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Title: Henry Miyatake Interview V
Narrator: Henry Miyatake
Interviewer: Tom Ikeda
Location: Seattle, Washington
Date: October 14, 1999
Densho ID: denshovh-mhenry-05-0031

<Begin Segment 31>

TI: Let's -- so you got this disappointing response from the National JACL Board, and so you come back to Seattle, and what do you decide to do at that point?

HM: Well, I gave my report to the JACL meeting --

TI: This is the Seattle Chapter?

HM: Yeah. And then there started to appear in the Pacific Citizen, the newspaper, articles by Mike Masaoka opposing reparations, and we got articles written by Bill Hosokawa saying this whole idea of reparations is done by a bunch of, he called us "Sansei activists," "radical activists" in one article.

TI: Was this Bill Hosokawa or S. I. Hayakawa?

HM: Well, S. I. Hayakawa called us a buncha names too, but Hosokawa called us some unfriendly names so Tomio wrote him two letters saying hey, we're not a bunch of radical people. We got one Issei and one Kibei and the rest of us are Nisei, but still Hosokawa in his book calls us the names that he wanted. Well, you know, Shosuke knew Hosokawa from before the war, so he should know better, but he purposely does that. This is like demonizing Japanese Americans, well he's trying to categorize us and say hey, we're a bunch of ultra leftist, radical nuts here. Well, his articles get read by a lotta people.

TI: Was he specifically talking about you? Or was he lumping you with Edison Uno and --

HM: Yeah, the whole group of us. Shosuke, because Shosuke used to write the rebuttals in a lotta of the newspaper columns. And Bill Hosokawa knew Tomio fairly well and he knew us, but he used to still label us to make it so that he would have better followship in his readers. But anyway these articles started coming out and then the only guy that was supportive of redress or reparations at that time was Edison Uno. His "Minority of One" column used to support the things that we stood for. And he used to review the information that we sent him and he was kinda happy with the way we were going. So he would write his letters or columns of support and the other two guys were trying to run us down the tube. So well, that was '74. And then they set up this Legislative Action Committee that was supposed to meet in the spring of '75 and that's when Kaz Oshiki, who was a legislative aide for Katzenmier, who was a congressman, he set up the meeting and had the representatives from all these different areas. Well, in '75 we had Mineta from San Jose area come up and he was a guest of Tomio, and Tomio was trying to collect some campaign money for him, for his run at the Congress. And we were at Bush Gardens there and Tom Koizumi figured well, this is the best time to put Mineta in posture position on redress.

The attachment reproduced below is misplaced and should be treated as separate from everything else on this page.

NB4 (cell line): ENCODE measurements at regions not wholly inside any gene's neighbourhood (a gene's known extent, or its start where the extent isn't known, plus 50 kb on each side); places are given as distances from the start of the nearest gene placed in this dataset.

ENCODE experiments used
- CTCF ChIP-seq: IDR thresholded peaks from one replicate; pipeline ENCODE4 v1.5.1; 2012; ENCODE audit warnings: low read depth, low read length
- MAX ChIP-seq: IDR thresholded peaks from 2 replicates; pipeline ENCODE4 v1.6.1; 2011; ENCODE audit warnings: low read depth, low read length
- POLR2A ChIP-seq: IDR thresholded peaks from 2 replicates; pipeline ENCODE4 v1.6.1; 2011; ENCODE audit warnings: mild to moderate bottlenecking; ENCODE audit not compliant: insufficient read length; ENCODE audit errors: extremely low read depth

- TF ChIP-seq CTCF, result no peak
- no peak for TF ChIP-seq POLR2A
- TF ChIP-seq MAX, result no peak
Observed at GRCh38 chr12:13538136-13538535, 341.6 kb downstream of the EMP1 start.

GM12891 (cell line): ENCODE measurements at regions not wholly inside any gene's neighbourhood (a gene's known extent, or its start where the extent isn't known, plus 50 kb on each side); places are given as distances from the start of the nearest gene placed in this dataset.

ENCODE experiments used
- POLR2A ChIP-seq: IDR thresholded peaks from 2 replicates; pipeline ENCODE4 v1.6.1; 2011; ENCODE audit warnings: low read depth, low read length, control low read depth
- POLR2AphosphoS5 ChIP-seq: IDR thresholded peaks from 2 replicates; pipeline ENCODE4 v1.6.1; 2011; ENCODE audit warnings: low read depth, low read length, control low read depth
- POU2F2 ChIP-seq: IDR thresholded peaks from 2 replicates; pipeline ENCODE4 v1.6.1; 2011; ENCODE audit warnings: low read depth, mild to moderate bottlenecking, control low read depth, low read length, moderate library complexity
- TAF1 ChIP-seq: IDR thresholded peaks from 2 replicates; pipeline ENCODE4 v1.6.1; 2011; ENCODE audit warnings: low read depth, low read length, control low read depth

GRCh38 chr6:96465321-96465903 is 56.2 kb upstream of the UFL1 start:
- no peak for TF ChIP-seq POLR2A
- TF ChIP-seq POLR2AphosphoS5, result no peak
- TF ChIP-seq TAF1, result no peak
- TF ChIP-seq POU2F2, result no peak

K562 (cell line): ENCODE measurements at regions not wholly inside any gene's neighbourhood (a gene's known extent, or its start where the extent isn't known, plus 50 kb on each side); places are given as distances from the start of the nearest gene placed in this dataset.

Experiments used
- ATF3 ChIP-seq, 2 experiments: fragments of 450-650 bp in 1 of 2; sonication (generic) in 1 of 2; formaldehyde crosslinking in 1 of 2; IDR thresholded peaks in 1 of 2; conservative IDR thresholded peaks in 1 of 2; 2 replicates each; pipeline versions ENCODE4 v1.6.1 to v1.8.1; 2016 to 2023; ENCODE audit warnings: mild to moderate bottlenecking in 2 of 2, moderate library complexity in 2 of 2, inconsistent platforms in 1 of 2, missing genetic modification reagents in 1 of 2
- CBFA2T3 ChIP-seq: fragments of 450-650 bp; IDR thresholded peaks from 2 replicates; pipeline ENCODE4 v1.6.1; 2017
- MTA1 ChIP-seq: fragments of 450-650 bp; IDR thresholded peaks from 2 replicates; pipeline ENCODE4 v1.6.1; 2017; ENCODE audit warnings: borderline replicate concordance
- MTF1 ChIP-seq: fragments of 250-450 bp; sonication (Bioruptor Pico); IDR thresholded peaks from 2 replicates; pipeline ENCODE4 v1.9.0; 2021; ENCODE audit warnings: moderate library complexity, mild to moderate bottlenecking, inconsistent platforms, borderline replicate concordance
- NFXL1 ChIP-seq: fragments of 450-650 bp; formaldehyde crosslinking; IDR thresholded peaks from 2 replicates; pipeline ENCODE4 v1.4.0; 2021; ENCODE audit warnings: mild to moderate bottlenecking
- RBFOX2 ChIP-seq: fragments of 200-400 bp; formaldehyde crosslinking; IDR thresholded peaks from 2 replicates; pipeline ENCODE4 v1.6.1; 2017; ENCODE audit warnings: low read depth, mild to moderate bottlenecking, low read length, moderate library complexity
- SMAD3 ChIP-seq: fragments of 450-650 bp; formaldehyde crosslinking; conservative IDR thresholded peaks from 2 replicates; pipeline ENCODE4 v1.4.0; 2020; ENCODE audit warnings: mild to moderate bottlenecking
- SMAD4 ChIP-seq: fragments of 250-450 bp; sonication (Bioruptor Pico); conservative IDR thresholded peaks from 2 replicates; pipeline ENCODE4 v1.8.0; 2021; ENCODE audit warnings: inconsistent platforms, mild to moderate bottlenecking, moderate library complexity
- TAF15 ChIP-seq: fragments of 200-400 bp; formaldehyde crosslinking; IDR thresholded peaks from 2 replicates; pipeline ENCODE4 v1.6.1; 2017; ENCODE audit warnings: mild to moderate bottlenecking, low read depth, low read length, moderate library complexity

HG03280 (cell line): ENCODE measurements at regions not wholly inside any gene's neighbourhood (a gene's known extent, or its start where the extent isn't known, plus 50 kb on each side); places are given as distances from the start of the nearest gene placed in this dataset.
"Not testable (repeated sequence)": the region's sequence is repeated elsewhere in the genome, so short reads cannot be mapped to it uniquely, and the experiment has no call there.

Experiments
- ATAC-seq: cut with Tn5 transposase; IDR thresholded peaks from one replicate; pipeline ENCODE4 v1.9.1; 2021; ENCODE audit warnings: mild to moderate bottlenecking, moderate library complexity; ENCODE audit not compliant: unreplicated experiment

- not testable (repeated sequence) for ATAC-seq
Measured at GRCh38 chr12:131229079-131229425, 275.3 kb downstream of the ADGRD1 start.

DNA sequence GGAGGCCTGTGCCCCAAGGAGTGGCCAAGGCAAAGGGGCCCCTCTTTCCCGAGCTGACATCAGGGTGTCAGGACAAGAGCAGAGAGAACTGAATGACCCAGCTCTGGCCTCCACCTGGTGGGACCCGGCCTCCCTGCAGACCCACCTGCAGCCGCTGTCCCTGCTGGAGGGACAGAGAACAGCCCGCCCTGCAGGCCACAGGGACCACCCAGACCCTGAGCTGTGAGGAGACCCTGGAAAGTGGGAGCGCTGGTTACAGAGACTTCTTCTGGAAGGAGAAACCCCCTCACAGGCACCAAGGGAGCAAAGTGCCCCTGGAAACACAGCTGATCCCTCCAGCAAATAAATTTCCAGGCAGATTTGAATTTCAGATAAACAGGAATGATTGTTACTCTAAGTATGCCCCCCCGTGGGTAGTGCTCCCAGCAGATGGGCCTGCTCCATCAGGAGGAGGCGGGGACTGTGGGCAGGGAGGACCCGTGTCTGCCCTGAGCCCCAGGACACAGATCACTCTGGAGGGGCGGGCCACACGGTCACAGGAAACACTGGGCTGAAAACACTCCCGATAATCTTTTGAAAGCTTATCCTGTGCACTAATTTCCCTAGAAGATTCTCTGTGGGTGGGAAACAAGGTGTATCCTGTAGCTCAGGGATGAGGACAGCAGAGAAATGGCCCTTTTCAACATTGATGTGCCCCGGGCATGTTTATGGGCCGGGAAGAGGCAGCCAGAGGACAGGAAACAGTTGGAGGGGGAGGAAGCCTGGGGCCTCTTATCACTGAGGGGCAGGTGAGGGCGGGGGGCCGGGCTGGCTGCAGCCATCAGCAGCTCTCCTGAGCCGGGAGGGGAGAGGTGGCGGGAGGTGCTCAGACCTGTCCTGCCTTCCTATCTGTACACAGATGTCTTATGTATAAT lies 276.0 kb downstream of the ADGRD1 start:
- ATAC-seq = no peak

TI: 'Cause you figure he's up there trying to get funding or contributions --

HM: Yeah.

TI: And that would be a great time to --

HM: Talk to him, yeah, and see what his conditions were. And so we had the dinner and Tom placed the question to Mineta and said, "What would it take for you to sponsor a bill in Congress to do reparations for Japanese Americans?" And well, he came out with these general statements. "Well, you have to get the support of the general Japanese American population, you have to get the support of the congressmen in your local areas," and all this kind of stuff. So Tom asked him specifically about, what conditions are you talking about? And so he said, "Well, you have to get the JACL to support you." Anyway, I asked the question, "What in terms of JACL are you looking for," because here I go to the board meeting and they don't give us their approval or anything. And he said, "Well, you have to pass the resolution for the convention." So I said, "Okay, what else do you want us to do?" And he says, "Well you have to get the general consensus of the JACL organization to support it." And I said, "Would you sponsor a bill if we can get that support and get that resolution passed?" And he said, "Yes, I will." Well, that was 1975. That was when he was looking for campaign money. 1976 comes around and we do pass that resolution in Sacramento. We get Mike Masaoka on our side, in fact that was our strategy, to look at all the articles that Masaoka generated opposing reparations, take all the points of view that he had, and have a rebuttal to every one of 'em that would be without question, overwhelming to him. And so we had Shosuke write a letter to Mike Masaoka three days before the convention, or I mean three days prior to the convention start, asking him for three day reservation, we want to discuss this issue of reparation.

TI: One of the reasons you had Shosuke write this was because he knew Mike...

HM: Yes.

TI: ...or he had worked with Mike previously.

HM: Yeah, yeah. My only exposure to Mike Masaoka up until that time was the time --

TI: At that party, right.

HM: I met him at that party in Washington D.C. So anyway, and Mike Masaoka agreed to it, which was a surprise to me because I thought hell, he's gonna oppose this meeting. And so we spent the two days, we thought it was gonna take us three days. We had all his statements put on a format sheet. I had 5 x 7 cards made up, and the question, and our rebuttal, and how it was substantiated. Had all these things put together. And so for two days we met with him. And into the, well, it was about noon of the second day he says, "Okay, I'll support you guys. I'll put it in my sayonara speech." And he did. He did support it. But then he reneged after that. [Laughs]

TI: But at least at that event -- this is the 1976 JACL National Convention in Sacramento --

HM: Well --

TI: They passed it.

<End Segment 31> - Copyright © 1999 Densho. All Rights Reserved.